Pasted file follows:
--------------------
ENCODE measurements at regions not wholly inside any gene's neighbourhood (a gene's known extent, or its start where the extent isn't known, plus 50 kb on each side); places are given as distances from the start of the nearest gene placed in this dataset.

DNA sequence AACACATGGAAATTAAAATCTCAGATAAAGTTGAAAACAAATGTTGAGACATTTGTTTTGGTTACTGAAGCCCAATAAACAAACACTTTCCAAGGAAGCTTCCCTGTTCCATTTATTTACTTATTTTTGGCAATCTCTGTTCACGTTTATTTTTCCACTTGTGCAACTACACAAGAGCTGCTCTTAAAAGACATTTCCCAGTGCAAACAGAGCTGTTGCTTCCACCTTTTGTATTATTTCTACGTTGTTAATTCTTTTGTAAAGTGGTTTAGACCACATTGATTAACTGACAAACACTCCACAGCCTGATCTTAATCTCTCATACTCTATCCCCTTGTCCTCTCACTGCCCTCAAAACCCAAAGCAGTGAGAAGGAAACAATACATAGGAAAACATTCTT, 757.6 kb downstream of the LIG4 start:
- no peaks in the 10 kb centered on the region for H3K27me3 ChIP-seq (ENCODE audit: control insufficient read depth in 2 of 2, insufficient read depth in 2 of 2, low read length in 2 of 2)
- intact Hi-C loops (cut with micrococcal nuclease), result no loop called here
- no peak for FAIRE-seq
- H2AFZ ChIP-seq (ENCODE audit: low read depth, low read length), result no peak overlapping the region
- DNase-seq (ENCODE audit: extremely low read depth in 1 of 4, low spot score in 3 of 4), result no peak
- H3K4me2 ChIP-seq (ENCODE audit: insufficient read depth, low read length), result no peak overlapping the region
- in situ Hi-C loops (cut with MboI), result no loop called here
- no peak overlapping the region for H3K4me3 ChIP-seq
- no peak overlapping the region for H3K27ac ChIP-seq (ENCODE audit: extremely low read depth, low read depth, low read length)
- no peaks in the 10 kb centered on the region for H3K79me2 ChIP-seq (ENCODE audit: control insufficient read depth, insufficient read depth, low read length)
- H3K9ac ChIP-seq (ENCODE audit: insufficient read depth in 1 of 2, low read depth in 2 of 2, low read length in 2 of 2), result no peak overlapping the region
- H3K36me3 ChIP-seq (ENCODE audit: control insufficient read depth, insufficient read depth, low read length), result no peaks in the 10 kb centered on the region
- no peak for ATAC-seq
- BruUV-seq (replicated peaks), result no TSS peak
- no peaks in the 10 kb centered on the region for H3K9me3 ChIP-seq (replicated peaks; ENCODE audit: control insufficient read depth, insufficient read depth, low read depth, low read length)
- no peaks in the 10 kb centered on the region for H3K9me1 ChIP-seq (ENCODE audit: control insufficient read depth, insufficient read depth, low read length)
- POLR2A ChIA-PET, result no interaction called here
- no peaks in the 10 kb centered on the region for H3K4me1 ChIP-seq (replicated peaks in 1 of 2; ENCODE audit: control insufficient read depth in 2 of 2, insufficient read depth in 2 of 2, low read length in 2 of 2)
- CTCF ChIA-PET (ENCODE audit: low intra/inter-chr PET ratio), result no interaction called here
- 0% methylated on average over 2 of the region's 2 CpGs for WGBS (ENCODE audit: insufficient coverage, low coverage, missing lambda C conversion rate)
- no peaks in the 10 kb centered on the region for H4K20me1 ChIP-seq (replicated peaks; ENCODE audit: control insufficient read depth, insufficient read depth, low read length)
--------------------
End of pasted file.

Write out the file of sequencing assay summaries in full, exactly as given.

ENCODE measurements at regions not wholly inside any gene's neighbourhood (a gene's known extent, or its start where the extent isn't known, plus 50 kb on each side); places are given as distances from the start of the nearest gene placed in this dataset.

DNA sequence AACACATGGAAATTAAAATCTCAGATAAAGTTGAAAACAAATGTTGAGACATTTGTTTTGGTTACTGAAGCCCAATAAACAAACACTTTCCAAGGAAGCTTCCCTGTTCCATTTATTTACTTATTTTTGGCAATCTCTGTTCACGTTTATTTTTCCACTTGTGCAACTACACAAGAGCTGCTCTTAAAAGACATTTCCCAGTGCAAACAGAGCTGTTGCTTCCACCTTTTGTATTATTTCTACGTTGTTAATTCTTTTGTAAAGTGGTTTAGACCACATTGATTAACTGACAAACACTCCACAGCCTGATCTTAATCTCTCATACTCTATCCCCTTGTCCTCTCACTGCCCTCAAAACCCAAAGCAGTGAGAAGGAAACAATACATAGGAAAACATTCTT, 757.6 kb downstream of the LIG4 start:
- no peaks in the 10 kb centered on the region for H3K27me3 ChIP-seq (ENCODE audit: control insufficient read depth in 2 of 2, insufficient read depth in 2 of 2, low read length in 2 of 2)
- intact Hi-C loops (cut with micrococcal nuclease), result no loop called here
- no peak for FAIRE-seq
- H2AFZ ChIP-seq (ENCODE audit: low read depth, low read length), result no peak overlapping the region
- DNase-seq (ENCODE audit: extremely low read depth in 1 of 4, low spot score in 3 of 4), result no peak
- H3K4me2 ChIP-seq (ENCODE audit: insufficient read depth, low read length), result no peak overlapping the region
- in situ Hi-C loops (cut with MboI), result no loop called here
- no peak overlapping the region for H3K4me3 ChIP-seq
- no peak overlapping the region for H3K27ac ChIP-seq (ENCODE audit: extremely low read depth, low read depth, low read length)
- no peaks in the 10 kb centered on the region for H3K79me2 ChIP-seq (ENCODE audit: control insufficient read depth, insufficient read depth, low read length)
- H3K9ac ChIP-seq (ENCODE audit: insufficient read depth in 1 of 2, low read depth in 2 of 2, low read length in 2 of 2), result no peak overlapping the region
- H3K36me3 ChIP-seq (ENCODE audit: control insufficient read depth, insufficient read depth, low read length), result no peaks in the 10 kb centered on the region
- no peak for ATAC-seq
- BruUV-seq (replicated peaks), result no TSS peak
- no peaks in the 10 kb centered on the region for H3K9me3 ChIP-seq (replicated peaks; ENCODE audit: control insufficient read depth, insufficient read depth, low read depth, low read length)
- no peaks in the 10 kb centered on the region for H3K9me1 ChIP-seq (ENCODE audit: control insufficient read depth, insufficient read depth, low read length)
- POLR2A ChIA-PET, result no interaction called here
- no peaks in the 10 kb centered on the region for H3K4me1 ChIP-seq (replicated peaks in 1 of 2; ENCODE audit: control insufficient read depth in 2 of 2, insufficient read depth in 2 of 2, low read length in 2 of 2)
- CTCF ChIA-PET (ENCODE audit: low intra/inter-chr PET ratio), result no interaction called here
- 0% methylated on average over 2 of the region's 2 CpGs for WGBS (ENCODE audit: insufficient coverage, low coverage, missing lambda C conversion rate)
- no peaks in the 10 kb centered on the region for H4K20me1 ChIP-seq (replicated peaks; ENCODE audit: control insufficient read depth, insufficient read depth, low read length)